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Community Exposure to Air Manganese and Motor and Cognitive Outcomes
Lobdell, D., R. Bowler, V. Gocheva, AND M. Colledge. Community Exposure to Air Manganese and Motor and Cognitive Outcomes. Presented at International Society for Environmental Epidemiology, Seattle, WA, August 24 - 28, 2014.
Although manganese (Mn) is an essential nutrient, occupational studies have shown inhaling high levels of Mn can lead to adverse nervous system health effects. Few studies have examined the health effects of air-Mn exposure on adults in a community. We conducted a cross-sectional study in a control town (Mt. Vernon, Ohio) and 2 towns (Marietta and East Liverpool, Ohio) with elevated air-Mn due to industrial processes. Recruited participants were aged 30-75 years and resided 10 or more years within respective town. Data included neurological and neuropsychological test results. Air modeling was conducted for Marietta (range 0.03-1.61 µg/m3) and East Liverpool (0.01-6.32 µg/m3). Town differences for outcomes used ANOVA (results reported as [F-statistic; partial eta squared (p-value)]). For Marietta and East Liverpool, Spearman’s rho was used to calculate correlations between air-Mn and motor and cognitive outcomes (results reported as [rho(p-value)]). East Liverpool had poorer scores than Marietta and Mount Vernon for word reading [3.7;.03(0.27)]; motor speed dominant hand (DH)[11.5;.08 (<.001)], non-dominant hand (NDH)[7.1;.05(.001)], motor strength DH[10.5;.07(<.001)], NDH[6.3;.04(.002)]; and tactile function DH [7.1;.05(.001)]. Higher air-Mn was correlated to slower motor speed DH[ -.26(<.001)], NDH[ -.16 (.027)]; and worse tactile function scores NDH[ -.15(.04)]. For cognitive outcomes, higher air-Mn was correlated to lower scores on daily memory immediate [-.15(.04)] and delayed [-.17(.02)]; divided attention [-.15(.04)]; cognitive flexibility [-.16(.03)]; naming [-.19(.01)]; abstract reasoning [-.30(<.001)]; attention and working memory [-.19(.01)]; and immediate [-.21(.003)] and delayed [-.20(.005)] visual memory. Environmental exposures are low compared to occupational exposures and small positive findings may indicate early, clinical effects of air-Mn exposure. This abstract does not necessarily reflect EPA or ATSDR policy.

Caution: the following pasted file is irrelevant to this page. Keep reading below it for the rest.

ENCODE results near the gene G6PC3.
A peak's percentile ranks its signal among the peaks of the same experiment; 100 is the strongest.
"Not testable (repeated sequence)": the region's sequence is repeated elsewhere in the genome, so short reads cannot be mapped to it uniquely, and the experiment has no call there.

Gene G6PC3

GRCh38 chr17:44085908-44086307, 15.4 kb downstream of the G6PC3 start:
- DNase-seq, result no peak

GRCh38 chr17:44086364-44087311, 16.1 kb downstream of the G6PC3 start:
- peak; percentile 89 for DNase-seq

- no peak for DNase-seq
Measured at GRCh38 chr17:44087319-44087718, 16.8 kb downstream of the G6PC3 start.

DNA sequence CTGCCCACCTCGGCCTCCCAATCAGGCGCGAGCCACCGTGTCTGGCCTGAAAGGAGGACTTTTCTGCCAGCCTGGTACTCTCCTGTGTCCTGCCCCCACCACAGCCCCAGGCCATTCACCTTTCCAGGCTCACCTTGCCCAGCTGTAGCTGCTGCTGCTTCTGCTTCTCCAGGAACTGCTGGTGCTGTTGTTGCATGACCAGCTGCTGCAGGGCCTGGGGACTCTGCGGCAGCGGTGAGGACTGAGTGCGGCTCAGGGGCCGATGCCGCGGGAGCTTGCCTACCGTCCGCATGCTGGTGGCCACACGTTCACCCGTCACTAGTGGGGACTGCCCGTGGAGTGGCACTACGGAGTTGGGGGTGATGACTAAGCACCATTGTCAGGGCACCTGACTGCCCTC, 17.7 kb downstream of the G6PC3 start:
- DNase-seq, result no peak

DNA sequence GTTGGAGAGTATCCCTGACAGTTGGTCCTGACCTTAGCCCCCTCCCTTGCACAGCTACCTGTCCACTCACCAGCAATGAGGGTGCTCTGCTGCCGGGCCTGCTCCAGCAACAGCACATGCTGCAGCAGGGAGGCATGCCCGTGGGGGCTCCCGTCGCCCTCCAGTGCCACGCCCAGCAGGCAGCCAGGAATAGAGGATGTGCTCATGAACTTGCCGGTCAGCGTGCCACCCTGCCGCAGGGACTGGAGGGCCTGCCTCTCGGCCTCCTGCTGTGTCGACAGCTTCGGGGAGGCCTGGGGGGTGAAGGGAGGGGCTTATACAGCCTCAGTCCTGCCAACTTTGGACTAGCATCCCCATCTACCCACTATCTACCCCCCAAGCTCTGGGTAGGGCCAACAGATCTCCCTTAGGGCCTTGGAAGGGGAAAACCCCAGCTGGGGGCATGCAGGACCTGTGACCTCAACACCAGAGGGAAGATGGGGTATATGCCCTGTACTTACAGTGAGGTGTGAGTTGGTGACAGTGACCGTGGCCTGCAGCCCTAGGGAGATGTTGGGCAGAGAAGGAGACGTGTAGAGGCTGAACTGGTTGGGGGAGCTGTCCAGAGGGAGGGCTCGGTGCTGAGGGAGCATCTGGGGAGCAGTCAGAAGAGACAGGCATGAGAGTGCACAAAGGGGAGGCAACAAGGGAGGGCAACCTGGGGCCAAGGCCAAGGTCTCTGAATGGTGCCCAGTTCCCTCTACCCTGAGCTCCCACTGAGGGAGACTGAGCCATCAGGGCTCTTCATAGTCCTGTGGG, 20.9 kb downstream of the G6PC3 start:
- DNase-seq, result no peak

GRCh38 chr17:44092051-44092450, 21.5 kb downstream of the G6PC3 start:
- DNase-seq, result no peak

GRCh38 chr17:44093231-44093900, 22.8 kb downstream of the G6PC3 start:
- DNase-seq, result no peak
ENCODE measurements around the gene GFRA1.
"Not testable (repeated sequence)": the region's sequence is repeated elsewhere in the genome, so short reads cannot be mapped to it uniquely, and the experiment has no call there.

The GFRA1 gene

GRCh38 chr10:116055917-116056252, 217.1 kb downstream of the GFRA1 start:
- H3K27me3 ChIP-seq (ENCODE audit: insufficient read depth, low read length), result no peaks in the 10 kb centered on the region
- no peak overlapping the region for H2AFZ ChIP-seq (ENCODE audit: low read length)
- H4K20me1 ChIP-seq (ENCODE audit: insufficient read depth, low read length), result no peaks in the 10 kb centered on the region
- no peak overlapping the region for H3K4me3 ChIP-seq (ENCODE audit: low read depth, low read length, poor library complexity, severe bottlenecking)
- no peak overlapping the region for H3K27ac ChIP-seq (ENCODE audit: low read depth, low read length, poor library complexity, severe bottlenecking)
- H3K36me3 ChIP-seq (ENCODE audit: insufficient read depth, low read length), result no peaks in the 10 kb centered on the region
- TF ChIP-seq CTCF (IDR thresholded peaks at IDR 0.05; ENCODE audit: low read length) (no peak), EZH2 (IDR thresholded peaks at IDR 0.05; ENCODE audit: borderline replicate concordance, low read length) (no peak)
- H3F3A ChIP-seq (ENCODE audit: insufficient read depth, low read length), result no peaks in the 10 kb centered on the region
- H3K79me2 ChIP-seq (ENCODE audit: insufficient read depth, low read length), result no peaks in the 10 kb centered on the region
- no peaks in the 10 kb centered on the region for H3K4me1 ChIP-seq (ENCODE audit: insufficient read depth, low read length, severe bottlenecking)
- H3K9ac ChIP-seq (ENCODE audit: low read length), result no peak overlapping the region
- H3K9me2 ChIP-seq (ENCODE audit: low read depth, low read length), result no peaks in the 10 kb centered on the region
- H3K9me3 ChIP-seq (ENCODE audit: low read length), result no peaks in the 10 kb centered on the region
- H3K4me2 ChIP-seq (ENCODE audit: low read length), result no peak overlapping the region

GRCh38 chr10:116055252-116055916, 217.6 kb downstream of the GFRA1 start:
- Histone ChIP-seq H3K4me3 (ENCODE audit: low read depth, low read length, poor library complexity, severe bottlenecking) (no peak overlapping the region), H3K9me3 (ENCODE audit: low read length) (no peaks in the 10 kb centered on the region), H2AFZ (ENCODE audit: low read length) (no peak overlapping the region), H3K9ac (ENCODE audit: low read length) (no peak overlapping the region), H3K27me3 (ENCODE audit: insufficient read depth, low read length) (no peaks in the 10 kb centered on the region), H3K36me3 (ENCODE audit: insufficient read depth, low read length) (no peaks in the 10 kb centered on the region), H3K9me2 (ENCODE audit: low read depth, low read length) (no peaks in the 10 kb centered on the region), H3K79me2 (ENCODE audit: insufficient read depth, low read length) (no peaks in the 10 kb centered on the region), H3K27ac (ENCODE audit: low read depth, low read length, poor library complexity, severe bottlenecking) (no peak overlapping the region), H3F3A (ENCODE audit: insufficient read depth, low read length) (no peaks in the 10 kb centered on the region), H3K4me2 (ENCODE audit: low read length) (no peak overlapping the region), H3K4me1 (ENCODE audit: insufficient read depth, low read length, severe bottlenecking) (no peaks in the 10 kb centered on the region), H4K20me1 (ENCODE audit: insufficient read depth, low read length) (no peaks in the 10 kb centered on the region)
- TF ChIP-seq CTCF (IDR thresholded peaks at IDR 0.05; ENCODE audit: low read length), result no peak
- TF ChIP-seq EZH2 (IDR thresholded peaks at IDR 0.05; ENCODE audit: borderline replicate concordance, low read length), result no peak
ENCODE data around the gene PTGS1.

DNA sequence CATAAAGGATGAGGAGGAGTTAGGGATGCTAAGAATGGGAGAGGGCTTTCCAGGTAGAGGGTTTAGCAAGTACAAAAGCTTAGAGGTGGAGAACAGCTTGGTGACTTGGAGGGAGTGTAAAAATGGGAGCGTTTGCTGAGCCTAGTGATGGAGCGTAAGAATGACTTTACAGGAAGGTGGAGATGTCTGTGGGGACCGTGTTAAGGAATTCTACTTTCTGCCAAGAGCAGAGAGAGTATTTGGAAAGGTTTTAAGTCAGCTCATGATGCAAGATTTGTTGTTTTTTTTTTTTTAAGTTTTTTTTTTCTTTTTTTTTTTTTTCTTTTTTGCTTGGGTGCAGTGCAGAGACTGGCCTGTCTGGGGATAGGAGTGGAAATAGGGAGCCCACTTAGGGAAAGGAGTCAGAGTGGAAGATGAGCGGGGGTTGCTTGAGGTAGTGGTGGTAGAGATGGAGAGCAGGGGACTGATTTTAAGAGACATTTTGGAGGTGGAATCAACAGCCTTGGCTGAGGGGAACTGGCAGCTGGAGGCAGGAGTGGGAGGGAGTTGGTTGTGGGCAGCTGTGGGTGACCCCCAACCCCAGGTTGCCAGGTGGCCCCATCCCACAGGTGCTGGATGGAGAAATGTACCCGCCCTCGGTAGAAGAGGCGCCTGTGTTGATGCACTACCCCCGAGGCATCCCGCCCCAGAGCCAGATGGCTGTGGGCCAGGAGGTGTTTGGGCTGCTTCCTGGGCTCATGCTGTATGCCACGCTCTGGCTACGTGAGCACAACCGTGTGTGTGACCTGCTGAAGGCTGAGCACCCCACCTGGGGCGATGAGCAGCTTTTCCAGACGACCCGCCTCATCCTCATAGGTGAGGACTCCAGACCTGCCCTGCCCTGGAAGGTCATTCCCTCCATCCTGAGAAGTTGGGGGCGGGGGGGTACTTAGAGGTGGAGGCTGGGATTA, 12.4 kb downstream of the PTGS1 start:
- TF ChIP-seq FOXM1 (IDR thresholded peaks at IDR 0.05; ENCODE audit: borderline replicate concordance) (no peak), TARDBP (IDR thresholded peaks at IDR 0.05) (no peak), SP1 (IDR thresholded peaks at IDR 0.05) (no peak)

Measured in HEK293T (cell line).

This study examined chronic low level air manganese exposure in community and the risk of neurologic outcomes. This was a Region 5 RARE project.
Record Details:Record Type: DOCUMENT (PRESENTATION/ABSTRACT)
Organization:U.S. ENVIRONMENTAL PROTECTION AGENCY
OFFICE OF RESEARCH AND DEVELOPMENT
NATIONAL HEALTH AND ENVIRONMENTAL EFFECTS RESEARCH LAB
ENVIRONMENTAL PUBLIC HEALTH DIVISION